After Jesus told the disciples he was going to die they were understandably freaked out. I would have been too. In John chapter sixteen, among other things, Jesus tells them he is going to leave them. The chapter ends with Jesus’ words, “I’ve said these things that in me you might have peace.

You can tell the disciples are at least trying to act like they are taking it all in. “What is this that he says to us . . . we do not know what he is talking about.” they said among themselves (John 16:17,18). This seems to be the equivalent of  the line from Finding Nemo, “It’s like he’s trying to speak to me, I know it!”

The disciples show us we aren’t alone in feeling like sometimes Jesus doesn’t totally make sense. We are finite creatures. Understanding the infinite won’t come easily and certainly won’t come naturally. But even that comment finds resolution in this passage where Jesus promises to send the Spirit to guide us into all Truth.

Jesus’ statement, “I have said these things . . .” occurs three times in this chapter (verse one, four, and thirty-three). Each time it is explanation and application of what immediately precedes it. So there’s a pretty clear section of  teaching that Jesus is referring to when he mentions peace (verses five through thirty-two).

If we work through this passage we can outline the things that Jesus said so that we might have peace. While this is not intended to be exhaustive, since you cannot exhaust the peace of God, I have decided to call this a “formula for peace.” Check it out.

Jesus says the Holy Spirit will guide them in Truth (16:5-15).

Jesus shows that he will defeat the grave because the disciples will see him again (16:16, 20).

Jesus explains that he will enter the presence of the Father and intercede for us (16:17, 25-30).

Jesus declares that he has overcome the world (16:33).

After all this Jesus gives the application, “I’ve said these things that in me you might have peace.”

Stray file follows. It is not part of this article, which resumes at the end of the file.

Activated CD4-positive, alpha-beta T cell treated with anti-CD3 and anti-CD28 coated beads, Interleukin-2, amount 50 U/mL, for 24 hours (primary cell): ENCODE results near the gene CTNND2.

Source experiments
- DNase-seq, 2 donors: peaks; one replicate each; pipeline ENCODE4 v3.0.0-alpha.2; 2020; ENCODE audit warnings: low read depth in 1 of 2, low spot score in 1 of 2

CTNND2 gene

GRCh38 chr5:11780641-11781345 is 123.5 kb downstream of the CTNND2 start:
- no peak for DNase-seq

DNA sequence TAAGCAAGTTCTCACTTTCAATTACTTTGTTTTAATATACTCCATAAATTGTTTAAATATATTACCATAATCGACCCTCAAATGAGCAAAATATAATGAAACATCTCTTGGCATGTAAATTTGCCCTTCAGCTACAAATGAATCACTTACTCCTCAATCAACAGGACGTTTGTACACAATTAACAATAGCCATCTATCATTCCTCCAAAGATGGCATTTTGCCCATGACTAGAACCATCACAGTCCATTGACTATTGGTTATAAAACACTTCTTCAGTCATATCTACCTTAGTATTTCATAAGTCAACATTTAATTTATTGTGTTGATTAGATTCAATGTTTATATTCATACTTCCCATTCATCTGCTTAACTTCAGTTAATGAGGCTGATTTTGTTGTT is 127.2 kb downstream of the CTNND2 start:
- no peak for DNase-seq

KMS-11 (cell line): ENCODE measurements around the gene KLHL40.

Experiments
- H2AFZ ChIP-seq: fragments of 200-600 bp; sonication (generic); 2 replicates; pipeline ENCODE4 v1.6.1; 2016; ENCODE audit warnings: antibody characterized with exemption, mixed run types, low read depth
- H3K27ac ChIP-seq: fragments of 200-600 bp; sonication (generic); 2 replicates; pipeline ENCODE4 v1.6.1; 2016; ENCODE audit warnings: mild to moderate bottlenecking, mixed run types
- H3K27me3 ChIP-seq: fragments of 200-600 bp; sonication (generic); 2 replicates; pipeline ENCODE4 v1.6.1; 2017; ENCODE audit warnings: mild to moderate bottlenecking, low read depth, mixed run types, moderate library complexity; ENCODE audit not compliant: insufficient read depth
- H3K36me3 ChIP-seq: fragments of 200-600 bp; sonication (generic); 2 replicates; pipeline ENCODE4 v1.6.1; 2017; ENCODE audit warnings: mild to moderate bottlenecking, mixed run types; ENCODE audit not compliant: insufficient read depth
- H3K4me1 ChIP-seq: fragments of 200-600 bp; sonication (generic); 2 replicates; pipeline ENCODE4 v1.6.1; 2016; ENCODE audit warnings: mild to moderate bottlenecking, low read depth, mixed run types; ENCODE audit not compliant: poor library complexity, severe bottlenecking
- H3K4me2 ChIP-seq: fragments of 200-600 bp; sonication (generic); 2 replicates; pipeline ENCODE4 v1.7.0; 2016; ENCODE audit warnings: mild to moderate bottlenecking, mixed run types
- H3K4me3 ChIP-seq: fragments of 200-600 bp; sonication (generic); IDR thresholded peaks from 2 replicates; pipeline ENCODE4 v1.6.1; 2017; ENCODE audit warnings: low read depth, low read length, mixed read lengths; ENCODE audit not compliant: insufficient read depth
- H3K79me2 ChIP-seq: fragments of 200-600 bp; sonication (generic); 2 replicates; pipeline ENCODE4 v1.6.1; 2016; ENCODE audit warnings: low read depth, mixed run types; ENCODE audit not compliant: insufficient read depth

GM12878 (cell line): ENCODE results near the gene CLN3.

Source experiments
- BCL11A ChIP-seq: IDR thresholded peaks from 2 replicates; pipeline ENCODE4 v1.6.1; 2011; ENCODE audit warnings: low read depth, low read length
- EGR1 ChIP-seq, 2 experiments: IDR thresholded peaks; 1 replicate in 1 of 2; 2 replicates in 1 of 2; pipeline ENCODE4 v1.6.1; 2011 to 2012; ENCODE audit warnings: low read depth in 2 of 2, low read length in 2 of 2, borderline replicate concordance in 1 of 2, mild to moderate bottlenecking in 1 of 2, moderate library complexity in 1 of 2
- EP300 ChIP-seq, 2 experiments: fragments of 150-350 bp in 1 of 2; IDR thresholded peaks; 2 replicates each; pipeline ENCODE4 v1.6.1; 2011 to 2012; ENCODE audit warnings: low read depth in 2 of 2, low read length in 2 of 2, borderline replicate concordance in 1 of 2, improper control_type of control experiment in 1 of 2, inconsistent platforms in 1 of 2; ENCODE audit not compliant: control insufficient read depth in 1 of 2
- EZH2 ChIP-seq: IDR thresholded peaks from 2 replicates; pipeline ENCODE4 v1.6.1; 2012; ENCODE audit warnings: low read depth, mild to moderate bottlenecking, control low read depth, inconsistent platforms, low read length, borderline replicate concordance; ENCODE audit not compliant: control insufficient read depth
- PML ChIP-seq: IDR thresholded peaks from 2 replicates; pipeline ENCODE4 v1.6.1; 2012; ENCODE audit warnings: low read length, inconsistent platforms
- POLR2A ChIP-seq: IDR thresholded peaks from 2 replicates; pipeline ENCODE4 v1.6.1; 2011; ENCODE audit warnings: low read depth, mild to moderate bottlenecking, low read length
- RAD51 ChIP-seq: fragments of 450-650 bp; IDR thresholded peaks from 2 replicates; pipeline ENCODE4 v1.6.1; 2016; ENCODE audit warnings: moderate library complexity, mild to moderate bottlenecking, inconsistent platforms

Do you want peace? Think about these things. Jesus taught these these things to the disciples and ensured that they would be handed down to us that in him we might have peace as well.

In the long run, our anxiety is no match for the promises of God. However, merely reciting these promises doesn’t immediately cast out all fear, despair, and depression. I don’t think that’s how it is supposed to work. We live in a messed up world. We see the evidence in the newspaper and in our reflection in the mirror.

But the truth is Jesus has overcome the world. He sent his Spirit to guide believers in Truth. He defeated the grave. He is in the presence of God praying for us now (even right now as you read this). We have to steep our hearts in these truths, return to them often, and remind one another of them daily.

Wait, I think I left something out of the list. When Jesus told the disciples that they would see him again this seems to be best applied to his rising from the dead (the resurrection). But in the broader context it is also true of his return.

Jesus promised to one day return to this messed up planet to set things right. The Apostle Paul says we should encourage one another with these words (1 Thessalonians 4:18). And Jesus said this gives a joy that the world cannot take away (John 16:22).

That might not make all of our problems go away in the here and now. But it is a formula for peace that this passing world knows nothing of. And it’s a truth believers cling to as if our lives depended on it. Better yet, it is clinging to us. It’s a joy that cannot be taken away.